The picture, taken by a U.S. Figure Skating team leader, captured Davis and ice dance partner Charlie White, as they waited in between a warm-up and one of their programs at the Iceberg Skating Palace at the Sochi Olympics.

Davis and White haven’t competed since becoming the first U.S. Olympic ice dance champions on Feb. 17, 2014. They’ve continued to skate in the 603 days since, in shows and at events such as the opening of The Rink at Rockefeller Center on Tuesday morning.

How often do they think about returning to competition?

“Only when you guys [the media] are asking,” White said Tuesday. “I don’t mean to be flippant. I literally don’t think about it.”

But they feel it, such as the nervousness as spectators inside the Shanghai Sports Center on March 25, watching their former peers perform the World Championships short dance.

“We still felt really invested in the competition,” Davis said.

Or when Davis comes across that picture from Sochi.

White, too, remembers that tight feeling just before the biggest competition of their lives.

“Full-on, you’re thinking to yourself like, if I run away right now, how mad will everyone be,” said White, seated to the left of Davis, his ice dance partner of nearly 20 years, at the Rock Center Café on Tuesday afternoon. “You’re so terrified because of what the moment represents. You can’t escape it. It’s like the Eye of Sauron [from “Lord of the Rings”].”

Davis and White announced in March what many suspected, that they would not compete in the 2015-16 season.

The decision came easily.

“It wasn’t, like, an answer we had to search for,” White said Tuesday. “It wasn’t something where we had to sit down and even have a conversation. We just knew.”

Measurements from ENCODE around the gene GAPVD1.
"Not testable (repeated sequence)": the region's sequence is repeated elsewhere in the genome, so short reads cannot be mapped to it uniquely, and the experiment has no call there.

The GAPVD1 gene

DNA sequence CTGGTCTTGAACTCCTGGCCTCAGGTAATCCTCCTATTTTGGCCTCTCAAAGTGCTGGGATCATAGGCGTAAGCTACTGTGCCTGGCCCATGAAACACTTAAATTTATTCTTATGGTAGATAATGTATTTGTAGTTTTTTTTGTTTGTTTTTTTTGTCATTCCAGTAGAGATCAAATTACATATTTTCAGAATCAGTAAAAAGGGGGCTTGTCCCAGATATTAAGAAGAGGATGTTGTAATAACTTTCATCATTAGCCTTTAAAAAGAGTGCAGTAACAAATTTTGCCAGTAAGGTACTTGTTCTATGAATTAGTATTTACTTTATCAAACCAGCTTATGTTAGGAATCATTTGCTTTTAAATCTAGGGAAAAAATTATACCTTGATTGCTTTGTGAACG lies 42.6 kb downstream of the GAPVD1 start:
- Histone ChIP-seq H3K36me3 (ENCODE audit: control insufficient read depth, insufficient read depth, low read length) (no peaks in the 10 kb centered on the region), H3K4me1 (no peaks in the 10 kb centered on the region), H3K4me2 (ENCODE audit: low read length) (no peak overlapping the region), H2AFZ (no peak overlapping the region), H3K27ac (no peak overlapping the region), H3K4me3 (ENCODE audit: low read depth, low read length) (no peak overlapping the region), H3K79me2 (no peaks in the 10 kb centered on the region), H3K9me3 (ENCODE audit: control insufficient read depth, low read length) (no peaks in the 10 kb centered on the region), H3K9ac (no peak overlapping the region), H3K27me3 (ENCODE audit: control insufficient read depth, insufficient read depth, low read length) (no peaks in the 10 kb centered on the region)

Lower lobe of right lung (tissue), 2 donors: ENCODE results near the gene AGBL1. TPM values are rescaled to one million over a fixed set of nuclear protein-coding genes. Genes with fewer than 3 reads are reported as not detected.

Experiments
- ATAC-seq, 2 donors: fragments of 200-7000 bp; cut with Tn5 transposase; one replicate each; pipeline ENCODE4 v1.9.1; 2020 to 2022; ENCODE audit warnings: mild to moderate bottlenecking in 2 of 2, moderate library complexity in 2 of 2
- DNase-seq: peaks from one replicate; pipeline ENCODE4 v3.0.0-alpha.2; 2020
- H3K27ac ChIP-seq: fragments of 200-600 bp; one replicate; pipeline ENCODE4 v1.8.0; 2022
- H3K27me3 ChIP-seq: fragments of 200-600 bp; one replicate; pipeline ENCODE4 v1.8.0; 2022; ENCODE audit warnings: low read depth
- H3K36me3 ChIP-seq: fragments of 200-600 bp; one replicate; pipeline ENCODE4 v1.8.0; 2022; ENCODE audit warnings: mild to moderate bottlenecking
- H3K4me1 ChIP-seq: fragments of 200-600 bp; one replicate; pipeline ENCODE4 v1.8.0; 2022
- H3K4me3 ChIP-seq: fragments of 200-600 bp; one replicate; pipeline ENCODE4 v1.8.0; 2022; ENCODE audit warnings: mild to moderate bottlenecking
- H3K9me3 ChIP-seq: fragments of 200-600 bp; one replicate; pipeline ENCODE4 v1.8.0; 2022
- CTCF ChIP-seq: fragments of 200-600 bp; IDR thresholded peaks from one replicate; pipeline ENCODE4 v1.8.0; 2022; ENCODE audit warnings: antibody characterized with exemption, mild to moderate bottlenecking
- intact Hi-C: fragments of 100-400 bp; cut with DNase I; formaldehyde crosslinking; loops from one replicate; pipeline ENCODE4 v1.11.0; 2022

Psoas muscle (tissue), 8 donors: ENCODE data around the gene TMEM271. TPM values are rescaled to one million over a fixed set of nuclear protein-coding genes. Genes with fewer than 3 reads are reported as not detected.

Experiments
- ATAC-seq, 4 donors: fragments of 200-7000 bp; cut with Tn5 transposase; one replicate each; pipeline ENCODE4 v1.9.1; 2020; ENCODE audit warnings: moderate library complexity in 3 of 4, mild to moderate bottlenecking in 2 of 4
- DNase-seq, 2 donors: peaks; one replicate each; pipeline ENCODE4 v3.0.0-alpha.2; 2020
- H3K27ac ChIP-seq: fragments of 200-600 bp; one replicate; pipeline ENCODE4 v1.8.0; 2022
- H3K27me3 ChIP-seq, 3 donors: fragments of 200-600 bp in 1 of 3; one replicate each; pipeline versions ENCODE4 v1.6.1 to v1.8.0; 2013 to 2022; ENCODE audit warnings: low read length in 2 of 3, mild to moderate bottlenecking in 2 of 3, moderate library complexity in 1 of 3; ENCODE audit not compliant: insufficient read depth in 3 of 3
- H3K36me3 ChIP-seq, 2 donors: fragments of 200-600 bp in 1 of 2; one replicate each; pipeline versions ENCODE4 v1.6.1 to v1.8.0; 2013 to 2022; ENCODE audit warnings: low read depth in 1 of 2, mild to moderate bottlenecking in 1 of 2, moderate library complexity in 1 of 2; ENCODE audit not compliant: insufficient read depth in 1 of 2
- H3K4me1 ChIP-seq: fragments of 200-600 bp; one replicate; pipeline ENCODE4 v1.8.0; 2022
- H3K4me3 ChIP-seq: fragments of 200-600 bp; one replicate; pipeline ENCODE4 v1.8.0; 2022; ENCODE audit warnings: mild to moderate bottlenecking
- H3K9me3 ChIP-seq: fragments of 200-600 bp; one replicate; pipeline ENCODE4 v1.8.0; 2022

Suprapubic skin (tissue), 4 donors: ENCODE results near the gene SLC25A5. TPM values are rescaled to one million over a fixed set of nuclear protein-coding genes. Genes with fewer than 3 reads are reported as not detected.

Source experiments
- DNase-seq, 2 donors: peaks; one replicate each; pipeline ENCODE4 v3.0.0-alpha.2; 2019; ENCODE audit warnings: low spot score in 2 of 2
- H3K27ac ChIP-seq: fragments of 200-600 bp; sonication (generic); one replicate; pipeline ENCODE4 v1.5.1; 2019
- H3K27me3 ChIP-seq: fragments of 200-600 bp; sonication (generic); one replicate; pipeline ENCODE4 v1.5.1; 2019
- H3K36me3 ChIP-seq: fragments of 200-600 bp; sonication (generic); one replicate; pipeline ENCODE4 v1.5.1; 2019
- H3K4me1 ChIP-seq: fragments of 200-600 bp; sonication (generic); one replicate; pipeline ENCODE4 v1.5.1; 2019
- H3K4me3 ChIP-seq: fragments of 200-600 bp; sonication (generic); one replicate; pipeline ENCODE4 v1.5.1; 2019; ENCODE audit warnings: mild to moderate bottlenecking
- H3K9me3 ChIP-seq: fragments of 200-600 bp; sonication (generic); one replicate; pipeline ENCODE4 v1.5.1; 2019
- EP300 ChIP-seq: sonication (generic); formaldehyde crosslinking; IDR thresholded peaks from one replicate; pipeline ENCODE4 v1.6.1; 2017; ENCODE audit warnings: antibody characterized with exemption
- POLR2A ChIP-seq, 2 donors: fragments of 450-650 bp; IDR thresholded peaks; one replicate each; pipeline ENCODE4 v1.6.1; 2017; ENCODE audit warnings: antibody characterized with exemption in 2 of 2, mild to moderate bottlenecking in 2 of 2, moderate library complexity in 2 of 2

Their stance about the future has not changed. Davis and White are open to returning, if the feeling is right.

“We’re just not on that clock right now, and it’s really nice,” Davis said. “I think we’ll just wait for it to just pop up one day. We’ll just wait for an epiphany.”

White said they will sense it together, if and when it comes.

“The feeling that we need to have to be able to get onto the ice and push through that brick wall every single day,” he said, joking that feeling occured about 15 times per day leading into Sochi but now passes about once every 20 days.

What’s clear is that Davis and White would not leave a run for their third Olympics to the last minute.

White said they would probably have to return no later than halfway through the 2016-17 season if the Pyeongchang 2018 Winter Games are their target.

Many athletes say they would need a full season of competition going into an Olympic year, but that’s not a requirement for Davis and White.

“Especially with the fact that we’re still skating, we’re still in front of people, we’ve skated together for 20 years,” White said. “Our speed, our power, explosion, it’s not going anywhere for 10 years.”

White, who turns 28 on Oct. 24, then paused and chuckled.

“Maybe seven years,” he said.

Longtime training partners and Canadian rivals Tessa Virtue and Scott Moir, the Vancouver 2010 gold medalists and Sochi silver medalists, also haven’t competed since the Olympics. They reportedly plan to decide if they’ll come back before the 2016-17 season.

Ice dance evolved during the couples’ break. In Shanghai, France’s Gabriella Papadakis, then 19, and Guillaume Cizeron, then 20, became the youngest World champions in the event in 40 years.

Davis and White watched the Worlds free dance on March 27 on a tablet while in a car en route to a hotel. They saw Papadakis and Cizeron jump from fourth after the short dance to first to supplant U.S. Olympians Madison Chock and Evan Bates.

“We’re not that far removed from being out there with them,” White said.

MORE FIGURE SKATING: Japan Open sees return of one star, rise of another to ignite figure skating season